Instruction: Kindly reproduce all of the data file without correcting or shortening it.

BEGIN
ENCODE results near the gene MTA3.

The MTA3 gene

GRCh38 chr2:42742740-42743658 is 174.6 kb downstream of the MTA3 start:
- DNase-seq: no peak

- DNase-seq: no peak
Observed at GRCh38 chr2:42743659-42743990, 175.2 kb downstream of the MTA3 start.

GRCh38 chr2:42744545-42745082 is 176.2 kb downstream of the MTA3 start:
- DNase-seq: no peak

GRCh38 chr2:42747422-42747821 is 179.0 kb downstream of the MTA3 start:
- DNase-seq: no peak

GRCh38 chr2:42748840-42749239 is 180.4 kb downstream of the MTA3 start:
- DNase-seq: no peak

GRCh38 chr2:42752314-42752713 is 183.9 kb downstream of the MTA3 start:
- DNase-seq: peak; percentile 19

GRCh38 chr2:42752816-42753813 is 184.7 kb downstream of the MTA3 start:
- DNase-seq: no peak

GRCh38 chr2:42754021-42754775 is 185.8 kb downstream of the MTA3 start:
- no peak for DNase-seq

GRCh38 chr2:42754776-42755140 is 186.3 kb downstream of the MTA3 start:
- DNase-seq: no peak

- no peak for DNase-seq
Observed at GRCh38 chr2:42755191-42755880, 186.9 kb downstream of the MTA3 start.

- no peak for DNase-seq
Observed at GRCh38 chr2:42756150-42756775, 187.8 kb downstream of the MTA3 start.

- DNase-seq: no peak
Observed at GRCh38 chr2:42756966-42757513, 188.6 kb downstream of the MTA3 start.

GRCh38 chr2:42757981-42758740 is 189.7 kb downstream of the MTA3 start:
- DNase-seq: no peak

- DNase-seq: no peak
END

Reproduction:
ENCODE results near the gene MTA3.

The MTA3 gene

GRCh38 chr2:42742740-42743658 is 174.6 kb downstream of the MTA3 start:
- DNase-seq: no peak

- DNase-seq: no peak
Observed at GRCh38 chr2:42743659-42743990, 175.2 kb downstream of the MTA3 start.

GRCh38 chr2:42744545-42745082 is 176.2 kb downstream of the MTA3 start:
- DNase-seq: no peak

GRCh38 chr2:42747422-42747821 is 179.0 kb downstream of the MTA3 start:
- DNase-seq: no peak

GRCh38 chr2:42748840-42749239 is 180.4 kb downstream of the MTA3 start:
- DNase-seq: no peak

GRCh38 chr2:42752314-42752713 is 183.9 kb downstream of the MTA3 start:
- DNase-seq: peak; percentile 19

GRCh38 chr2:42752816-42753813 is 184.7 kb downstream of the MTA3 start:
- DNase-seq: no peak

GRCh38 chr2:42754021-42754775 is 185.8 kb downstream of the MTA3 start:
- no peak for DNase-seq

GRCh38 chr2:42754776-42755140 is 186.3 kb downstream of the MTA3 start:
- DNase-seq: no peak

- no peak for DNase-seq
Observed at GRCh38 chr2:42755191-42755880, 186.9 kb downstream of the MTA3 start.

- no peak for DNase-seq
Observed at GRCh38 chr2:42756150-42756775, 187.8 kb downstream of the MTA3 start.

- DNase-seq: no peak
Observed at GRCh38 chr2:42756966-42757513, 188.6 kb downstream of the MTA3 start.

GRCh38 chr2:42757981-42758740 is 189.7 kb downstream of the MTA3 start:
- DNase-seq: no peak

- DNase-seq: no peak